Tourism boom can't hide Japan's need for reforms

By Cai Hong
0 Comment(s)Print E-mail China Daily, November 24, 2015
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Travelers from China alone contributed 24 percent of the 1.82 million foreign travelers visiting Japan in October.

A friend is planning to tour Kyoto, Osaka and other places in the following two weeks. To her surprise, there are no rooms available in Kyoto.

She had no idea what a large number of rivals she would have for a room when touring around Japan.

Travelers from China alone contributed 24 percent of the 1.82 million foreign travelers visiting Japan in October, a 99.6 percent rise over the same month the previous year. The cruise ships shuttling from China's mainland to Japan have increased from 12 in 2014 to 46 now.

The tourism industry is one of the few bright spots in Japan's economy. Japanese Prime Minister Shinzo Abe's growth strategy, dubbed Abenomics, has been made up of the Bank of Japan's massive quantitative easing programs, along with easier fiscal policy. It has weakened the Japanese yen, which in turn has made it cheaper for tourists.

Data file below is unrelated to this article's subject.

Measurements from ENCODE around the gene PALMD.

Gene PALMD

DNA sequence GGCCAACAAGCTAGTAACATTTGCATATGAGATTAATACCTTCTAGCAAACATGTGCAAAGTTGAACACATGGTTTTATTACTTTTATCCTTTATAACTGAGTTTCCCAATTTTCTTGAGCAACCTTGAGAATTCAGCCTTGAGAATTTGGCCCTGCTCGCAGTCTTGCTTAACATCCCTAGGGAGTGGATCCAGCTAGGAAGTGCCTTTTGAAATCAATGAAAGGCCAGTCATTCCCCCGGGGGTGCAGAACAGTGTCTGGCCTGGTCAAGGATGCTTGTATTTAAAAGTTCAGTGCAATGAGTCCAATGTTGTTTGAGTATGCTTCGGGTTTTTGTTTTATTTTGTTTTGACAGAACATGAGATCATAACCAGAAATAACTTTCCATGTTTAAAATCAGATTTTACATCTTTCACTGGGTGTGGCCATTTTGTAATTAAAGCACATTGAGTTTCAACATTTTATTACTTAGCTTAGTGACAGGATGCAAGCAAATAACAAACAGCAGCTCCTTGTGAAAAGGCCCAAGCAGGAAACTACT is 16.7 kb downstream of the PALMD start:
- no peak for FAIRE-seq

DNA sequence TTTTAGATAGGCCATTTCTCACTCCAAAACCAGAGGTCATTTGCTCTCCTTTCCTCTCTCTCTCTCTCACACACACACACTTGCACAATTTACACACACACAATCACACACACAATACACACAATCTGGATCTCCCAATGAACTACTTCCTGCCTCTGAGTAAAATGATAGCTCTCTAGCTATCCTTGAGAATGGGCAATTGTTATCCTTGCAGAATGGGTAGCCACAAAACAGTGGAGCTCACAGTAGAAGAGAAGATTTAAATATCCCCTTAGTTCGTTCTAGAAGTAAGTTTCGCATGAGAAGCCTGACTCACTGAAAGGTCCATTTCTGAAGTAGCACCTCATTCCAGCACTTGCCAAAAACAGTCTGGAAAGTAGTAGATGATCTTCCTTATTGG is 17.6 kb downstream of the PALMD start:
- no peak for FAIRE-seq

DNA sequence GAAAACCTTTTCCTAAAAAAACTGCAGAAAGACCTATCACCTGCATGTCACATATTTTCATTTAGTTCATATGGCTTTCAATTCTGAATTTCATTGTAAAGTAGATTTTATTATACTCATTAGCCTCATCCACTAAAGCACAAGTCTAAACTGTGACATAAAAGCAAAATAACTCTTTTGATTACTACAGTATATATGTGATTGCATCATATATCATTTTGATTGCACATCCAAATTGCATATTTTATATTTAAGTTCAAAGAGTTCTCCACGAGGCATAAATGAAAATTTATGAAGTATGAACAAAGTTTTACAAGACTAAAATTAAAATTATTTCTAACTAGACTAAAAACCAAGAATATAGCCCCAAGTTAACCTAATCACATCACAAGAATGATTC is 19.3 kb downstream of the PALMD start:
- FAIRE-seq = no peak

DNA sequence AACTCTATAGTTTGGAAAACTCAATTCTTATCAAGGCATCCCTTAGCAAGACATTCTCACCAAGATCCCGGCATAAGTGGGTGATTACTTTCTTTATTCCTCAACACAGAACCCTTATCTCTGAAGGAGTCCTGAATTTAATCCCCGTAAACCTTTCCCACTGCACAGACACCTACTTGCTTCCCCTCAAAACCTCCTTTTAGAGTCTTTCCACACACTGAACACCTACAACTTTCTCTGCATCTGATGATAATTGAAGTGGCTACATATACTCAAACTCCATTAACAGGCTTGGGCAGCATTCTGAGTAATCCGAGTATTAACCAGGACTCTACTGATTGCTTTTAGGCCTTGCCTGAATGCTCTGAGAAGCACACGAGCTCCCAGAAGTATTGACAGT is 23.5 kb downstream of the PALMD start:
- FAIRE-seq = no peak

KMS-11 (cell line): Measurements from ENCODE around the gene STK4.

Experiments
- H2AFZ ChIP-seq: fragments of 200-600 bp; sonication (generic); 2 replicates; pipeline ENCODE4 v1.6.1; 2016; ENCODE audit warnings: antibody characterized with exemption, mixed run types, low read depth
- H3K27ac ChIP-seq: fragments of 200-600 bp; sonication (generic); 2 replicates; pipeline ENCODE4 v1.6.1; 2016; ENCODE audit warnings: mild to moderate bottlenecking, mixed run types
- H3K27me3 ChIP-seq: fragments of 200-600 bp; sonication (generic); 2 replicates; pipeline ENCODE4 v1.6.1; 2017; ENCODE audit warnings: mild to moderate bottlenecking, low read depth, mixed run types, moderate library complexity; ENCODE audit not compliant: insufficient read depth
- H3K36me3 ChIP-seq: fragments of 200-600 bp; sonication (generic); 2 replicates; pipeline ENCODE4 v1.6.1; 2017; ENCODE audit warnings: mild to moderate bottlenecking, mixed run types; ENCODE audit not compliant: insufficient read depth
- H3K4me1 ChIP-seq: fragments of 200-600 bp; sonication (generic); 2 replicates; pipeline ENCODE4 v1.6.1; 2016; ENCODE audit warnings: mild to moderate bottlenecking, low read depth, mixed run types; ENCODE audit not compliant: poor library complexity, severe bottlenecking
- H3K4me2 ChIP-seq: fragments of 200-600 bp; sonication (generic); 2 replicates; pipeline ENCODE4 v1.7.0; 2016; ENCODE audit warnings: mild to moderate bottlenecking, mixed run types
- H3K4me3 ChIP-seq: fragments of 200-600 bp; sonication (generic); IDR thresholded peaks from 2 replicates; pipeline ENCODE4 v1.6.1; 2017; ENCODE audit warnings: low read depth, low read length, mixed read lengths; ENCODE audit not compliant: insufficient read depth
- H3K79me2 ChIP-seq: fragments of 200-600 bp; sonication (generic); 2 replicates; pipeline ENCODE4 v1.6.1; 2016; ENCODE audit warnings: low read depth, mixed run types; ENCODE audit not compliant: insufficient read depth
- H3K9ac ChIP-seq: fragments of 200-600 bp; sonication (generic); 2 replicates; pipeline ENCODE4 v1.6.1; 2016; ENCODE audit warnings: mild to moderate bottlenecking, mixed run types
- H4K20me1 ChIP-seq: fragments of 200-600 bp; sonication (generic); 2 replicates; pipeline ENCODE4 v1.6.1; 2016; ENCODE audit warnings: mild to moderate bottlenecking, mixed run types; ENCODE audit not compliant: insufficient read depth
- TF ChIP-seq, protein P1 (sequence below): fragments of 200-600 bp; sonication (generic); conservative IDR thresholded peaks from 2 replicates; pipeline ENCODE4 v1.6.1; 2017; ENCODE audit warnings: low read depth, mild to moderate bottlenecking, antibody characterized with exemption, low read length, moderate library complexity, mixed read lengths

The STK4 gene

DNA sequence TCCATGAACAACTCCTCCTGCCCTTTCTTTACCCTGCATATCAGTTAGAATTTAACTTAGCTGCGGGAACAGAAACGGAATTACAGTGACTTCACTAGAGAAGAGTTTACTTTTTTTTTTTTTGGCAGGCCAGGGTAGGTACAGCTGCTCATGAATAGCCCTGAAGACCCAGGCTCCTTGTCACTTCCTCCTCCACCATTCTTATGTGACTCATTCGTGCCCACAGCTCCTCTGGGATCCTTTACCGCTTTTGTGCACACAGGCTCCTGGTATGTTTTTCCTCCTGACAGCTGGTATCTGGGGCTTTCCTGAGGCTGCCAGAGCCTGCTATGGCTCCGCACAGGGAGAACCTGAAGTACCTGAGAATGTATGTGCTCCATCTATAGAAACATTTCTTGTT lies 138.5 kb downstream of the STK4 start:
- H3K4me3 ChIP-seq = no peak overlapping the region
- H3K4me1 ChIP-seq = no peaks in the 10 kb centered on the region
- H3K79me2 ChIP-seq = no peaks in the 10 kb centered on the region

With foreign visitors pouring in, Japan is within reach of its ambitious tourism goal well ahead of its five-year target, which is to lift the number of foreign tourists to 20 million by 2020.

Japan's Chief Cabinet Secretary Yoshihide Suga has said the country needs to set a new goal for tourism, which is seen as an important new area for Japan's growth.

But while tourism is booming, the country's economic situation is not getting closer to another goal - raising the inflation rate to 2 percent.

Japan's gross domestic product declined 0.8 percent in the third quarter of this year, following a 0.7 percent drop in the previous quarter. Two consecutive quarters of contraction meets one of the criteria for a recession.

While household spending increased 0.5 percent in July to September, Japan's companies held back spending. Business investment declined 1.3 percent in the third quarter from the previous quarter, worse than the 0.5 percent fall forecast by economists.

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